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Chromatin exists in two structures. One structure, called euchromatin, is less solidified and can be interpreted. The resulting structure, called heterochromatin, is astoundingly thick and is usually not deciphered. Under the amplifying focal point in its sweeping structure, chromatin looks like spots on a string. The globules are called nucleosomes. Each nucleosome is made out of DNA collapsed more than eight proteins called histones. The nucleosomes are then wrapped into a 30 nm winding called a solenoid, where additional histone proteins reinforce the chromatin structure. During cell division, the structure of the chromatin and chromosomes are clear under a light amplifying instrument, and they change alive and well as the DNA is replicated and separated into two cells.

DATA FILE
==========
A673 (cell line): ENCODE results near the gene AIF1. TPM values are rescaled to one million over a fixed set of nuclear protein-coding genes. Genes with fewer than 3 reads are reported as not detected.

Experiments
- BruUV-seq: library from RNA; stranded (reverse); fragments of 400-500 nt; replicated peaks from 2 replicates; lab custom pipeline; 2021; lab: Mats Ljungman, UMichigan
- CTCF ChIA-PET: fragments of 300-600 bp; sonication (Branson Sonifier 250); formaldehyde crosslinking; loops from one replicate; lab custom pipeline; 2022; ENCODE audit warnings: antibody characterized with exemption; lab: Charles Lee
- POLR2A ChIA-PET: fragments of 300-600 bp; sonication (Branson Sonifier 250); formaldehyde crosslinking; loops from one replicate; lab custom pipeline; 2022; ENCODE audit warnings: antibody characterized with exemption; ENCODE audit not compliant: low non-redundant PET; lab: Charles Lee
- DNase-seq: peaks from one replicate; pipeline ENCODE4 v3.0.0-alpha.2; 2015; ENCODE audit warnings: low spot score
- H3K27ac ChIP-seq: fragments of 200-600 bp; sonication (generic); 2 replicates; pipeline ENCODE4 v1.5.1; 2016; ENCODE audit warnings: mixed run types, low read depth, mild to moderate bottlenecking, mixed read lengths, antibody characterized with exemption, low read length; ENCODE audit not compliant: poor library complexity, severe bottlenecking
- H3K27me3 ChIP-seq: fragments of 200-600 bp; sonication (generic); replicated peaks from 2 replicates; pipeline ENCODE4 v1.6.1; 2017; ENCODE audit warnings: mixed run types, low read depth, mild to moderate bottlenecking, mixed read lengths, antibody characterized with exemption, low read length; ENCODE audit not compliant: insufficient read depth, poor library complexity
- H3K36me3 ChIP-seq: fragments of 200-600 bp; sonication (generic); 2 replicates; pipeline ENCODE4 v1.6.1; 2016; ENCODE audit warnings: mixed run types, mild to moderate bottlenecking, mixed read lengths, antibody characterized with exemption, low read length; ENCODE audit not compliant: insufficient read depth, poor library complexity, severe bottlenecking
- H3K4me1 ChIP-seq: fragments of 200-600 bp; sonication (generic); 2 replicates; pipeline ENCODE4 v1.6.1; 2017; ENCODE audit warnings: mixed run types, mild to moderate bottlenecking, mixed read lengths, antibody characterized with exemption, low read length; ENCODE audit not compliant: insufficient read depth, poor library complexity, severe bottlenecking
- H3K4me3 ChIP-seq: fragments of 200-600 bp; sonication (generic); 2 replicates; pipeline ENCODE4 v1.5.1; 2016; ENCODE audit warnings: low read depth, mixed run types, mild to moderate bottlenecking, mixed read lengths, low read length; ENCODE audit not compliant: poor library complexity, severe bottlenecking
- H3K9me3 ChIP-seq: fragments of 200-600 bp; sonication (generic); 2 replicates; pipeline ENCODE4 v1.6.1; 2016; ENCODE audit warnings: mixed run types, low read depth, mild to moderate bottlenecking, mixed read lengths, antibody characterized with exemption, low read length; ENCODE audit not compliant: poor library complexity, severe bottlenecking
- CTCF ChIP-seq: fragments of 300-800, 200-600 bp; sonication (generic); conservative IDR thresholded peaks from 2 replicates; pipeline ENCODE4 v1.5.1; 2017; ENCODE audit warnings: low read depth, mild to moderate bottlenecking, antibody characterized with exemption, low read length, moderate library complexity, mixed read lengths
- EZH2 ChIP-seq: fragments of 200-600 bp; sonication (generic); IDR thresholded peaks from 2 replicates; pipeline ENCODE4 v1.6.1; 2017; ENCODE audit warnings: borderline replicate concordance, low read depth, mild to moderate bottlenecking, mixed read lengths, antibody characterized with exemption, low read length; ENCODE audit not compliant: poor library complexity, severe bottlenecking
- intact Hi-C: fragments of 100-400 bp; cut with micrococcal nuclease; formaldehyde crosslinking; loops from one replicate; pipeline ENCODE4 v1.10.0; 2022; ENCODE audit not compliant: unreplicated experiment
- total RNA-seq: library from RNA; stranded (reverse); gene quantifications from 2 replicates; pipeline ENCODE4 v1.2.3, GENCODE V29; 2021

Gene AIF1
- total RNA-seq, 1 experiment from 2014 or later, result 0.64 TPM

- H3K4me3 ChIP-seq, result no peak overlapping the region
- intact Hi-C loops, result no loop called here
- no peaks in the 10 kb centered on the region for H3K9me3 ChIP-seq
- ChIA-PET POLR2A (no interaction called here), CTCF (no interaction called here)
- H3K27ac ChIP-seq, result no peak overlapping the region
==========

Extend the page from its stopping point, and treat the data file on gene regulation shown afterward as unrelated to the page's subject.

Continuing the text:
Conference Proceedings

Relevant Topics in Genetics & Molecular Biology